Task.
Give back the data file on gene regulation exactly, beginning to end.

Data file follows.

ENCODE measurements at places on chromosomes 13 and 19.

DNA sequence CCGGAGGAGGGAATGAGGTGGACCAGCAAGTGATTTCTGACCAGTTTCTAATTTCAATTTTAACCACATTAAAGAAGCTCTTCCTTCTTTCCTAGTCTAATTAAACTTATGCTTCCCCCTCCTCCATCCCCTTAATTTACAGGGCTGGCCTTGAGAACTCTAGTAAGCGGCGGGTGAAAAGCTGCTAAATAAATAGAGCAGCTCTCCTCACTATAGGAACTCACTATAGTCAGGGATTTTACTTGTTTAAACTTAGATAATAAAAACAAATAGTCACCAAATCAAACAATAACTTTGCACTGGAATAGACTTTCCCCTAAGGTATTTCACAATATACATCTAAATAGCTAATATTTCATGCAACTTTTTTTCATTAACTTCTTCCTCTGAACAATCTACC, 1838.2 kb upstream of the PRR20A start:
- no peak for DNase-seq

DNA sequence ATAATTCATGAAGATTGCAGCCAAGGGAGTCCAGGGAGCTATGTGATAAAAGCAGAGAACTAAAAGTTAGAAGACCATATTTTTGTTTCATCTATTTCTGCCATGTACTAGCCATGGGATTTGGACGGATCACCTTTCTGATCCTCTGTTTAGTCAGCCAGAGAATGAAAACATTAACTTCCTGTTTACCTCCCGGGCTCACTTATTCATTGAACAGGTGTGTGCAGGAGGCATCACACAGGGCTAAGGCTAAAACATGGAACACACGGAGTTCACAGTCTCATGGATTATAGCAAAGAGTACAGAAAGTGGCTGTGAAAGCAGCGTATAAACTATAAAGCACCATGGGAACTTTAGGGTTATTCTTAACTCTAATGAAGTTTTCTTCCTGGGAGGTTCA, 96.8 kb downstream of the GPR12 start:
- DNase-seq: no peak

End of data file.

ENCODE measurements at places on chromosomes 13 and 19.

DNA sequence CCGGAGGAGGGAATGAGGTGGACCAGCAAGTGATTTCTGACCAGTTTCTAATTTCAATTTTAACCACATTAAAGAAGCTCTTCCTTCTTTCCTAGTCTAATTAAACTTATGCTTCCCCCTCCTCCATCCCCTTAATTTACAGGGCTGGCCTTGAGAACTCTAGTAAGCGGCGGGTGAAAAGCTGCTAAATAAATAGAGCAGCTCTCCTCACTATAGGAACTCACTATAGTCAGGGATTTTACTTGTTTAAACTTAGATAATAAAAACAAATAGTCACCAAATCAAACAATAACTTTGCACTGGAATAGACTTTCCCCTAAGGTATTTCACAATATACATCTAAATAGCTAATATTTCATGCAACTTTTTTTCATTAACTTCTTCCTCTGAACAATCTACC, 1838.2 kb upstream of the PRR20A start:
- no peak for DNase-seq

DNA sequence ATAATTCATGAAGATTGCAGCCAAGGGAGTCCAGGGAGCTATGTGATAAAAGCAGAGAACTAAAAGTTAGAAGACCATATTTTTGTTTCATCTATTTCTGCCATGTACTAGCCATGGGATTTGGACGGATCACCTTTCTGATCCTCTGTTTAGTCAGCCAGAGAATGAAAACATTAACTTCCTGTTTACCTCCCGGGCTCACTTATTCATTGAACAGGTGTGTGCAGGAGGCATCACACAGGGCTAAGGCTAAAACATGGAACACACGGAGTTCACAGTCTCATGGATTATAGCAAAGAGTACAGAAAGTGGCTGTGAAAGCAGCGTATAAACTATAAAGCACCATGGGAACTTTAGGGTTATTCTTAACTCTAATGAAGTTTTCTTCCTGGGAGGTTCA, 96.8 kb downstream of the GPR12 start:
- DNase-seq: no peak